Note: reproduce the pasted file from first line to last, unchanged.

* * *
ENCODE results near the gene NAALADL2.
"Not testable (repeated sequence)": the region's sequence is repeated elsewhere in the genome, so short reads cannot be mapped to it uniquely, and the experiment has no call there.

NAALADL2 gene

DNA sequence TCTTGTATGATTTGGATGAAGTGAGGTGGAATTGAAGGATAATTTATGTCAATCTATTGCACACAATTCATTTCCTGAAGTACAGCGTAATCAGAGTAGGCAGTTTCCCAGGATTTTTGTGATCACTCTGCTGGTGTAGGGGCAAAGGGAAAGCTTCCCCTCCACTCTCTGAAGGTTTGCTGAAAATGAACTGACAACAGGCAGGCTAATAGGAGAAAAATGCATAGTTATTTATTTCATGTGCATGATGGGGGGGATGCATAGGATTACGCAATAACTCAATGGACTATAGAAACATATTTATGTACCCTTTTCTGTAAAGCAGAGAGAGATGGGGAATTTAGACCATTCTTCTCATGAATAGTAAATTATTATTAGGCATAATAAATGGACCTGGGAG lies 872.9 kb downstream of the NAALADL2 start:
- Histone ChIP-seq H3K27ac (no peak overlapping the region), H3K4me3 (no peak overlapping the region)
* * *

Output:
ENCODE results near the gene NAALADL2.
"Not testable (repeated sequence)": the region's sequence is repeated elsewhere in the genome, so short reads cannot be mapped to it uniquely, and the experiment has no call there.

NAALADL2 gene

DNA sequence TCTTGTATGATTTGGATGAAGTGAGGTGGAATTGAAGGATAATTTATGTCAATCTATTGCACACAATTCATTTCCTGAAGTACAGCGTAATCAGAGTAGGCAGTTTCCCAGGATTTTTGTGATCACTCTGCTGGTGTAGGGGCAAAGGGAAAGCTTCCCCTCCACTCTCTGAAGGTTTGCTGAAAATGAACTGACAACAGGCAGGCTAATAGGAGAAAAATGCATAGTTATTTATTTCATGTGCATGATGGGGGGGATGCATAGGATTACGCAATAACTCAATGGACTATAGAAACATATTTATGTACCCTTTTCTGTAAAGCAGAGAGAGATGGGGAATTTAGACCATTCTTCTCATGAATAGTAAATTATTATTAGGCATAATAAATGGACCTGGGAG lies 872.9 kb downstream of the NAALADL2 start:
- Histone ChIP-seq H3K27ac (no peak overlapping the region), H3K4me3 (no peak overlapping the region)